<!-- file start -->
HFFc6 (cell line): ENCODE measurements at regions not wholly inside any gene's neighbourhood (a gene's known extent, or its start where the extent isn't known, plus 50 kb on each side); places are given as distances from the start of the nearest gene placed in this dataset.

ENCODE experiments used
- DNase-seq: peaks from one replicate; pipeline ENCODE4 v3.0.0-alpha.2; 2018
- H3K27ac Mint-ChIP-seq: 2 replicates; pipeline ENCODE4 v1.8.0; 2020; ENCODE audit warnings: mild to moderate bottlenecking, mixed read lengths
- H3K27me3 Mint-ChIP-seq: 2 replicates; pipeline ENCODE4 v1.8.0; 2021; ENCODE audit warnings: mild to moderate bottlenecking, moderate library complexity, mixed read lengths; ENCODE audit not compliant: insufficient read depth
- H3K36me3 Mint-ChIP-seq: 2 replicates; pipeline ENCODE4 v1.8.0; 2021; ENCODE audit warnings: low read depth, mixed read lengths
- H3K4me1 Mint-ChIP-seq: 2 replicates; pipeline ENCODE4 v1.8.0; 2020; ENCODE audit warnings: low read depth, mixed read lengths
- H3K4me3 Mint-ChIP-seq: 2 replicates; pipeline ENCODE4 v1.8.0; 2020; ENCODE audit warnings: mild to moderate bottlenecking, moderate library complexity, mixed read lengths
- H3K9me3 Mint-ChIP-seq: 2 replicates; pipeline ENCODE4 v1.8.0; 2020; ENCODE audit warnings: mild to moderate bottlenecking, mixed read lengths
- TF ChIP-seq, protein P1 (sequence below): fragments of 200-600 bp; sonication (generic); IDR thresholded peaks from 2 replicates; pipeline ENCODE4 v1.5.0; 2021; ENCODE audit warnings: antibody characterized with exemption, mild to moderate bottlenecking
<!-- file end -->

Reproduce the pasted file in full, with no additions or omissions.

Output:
HFFc6 (cell line): ENCODE measurements at regions not wholly inside any gene's neighbourhood (a gene's known extent, or its start where the extent isn't known, plus 50 kb on each side); places are given as distances from the start of the nearest gene placed in this dataset.

ENCODE experiments used
- DNase-seq: peaks from one replicate; pipeline ENCODE4 v3.0.0-alpha.2; 2018
- H3K27ac Mint-ChIP-seq: 2 replicates; pipeline ENCODE4 v1.8.0; 2020; ENCODE audit warnings: mild to moderate bottlenecking, mixed read lengths
- H3K27me3 Mint-ChIP-seq: 2 replicates; pipeline ENCODE4 v1.8.0; 2021; ENCODE audit warnings: mild to moderate bottlenecking, moderate library complexity, mixed read lengths; ENCODE audit not compliant: insufficient read depth
- H3K36me3 Mint-ChIP-seq: 2 replicates; pipeline ENCODE4 v1.8.0; 2021; ENCODE audit warnings: low read depth, mixed read lengths
- H3K4me1 Mint-ChIP-seq: 2 replicates; pipeline ENCODE4 v1.8.0; 2020; ENCODE audit warnings: low read depth, mixed read lengths
- H3K4me3 Mint-ChIP-seq: 2 replicates; pipeline ENCODE4 v1.8.0; 2020; ENCODE audit warnings: mild to moderate bottlenecking, moderate library complexity, mixed read lengths
- H3K9me3 Mint-ChIP-seq: 2 replicates; pipeline ENCODE4 v1.8.0; 2020; ENCODE audit warnings: mild to moderate bottlenecking, mixed read lengths
- TF ChIP-seq, protein P1 (sequence below): fragments of 200-600 bp; sonication (generic); IDR thresholded peaks from 2 replicates; pipeline ENCODE4 v1.5.0; 2021; ENCODE audit warnings: antibody characterized with exemption, mild to moderate bottlenecking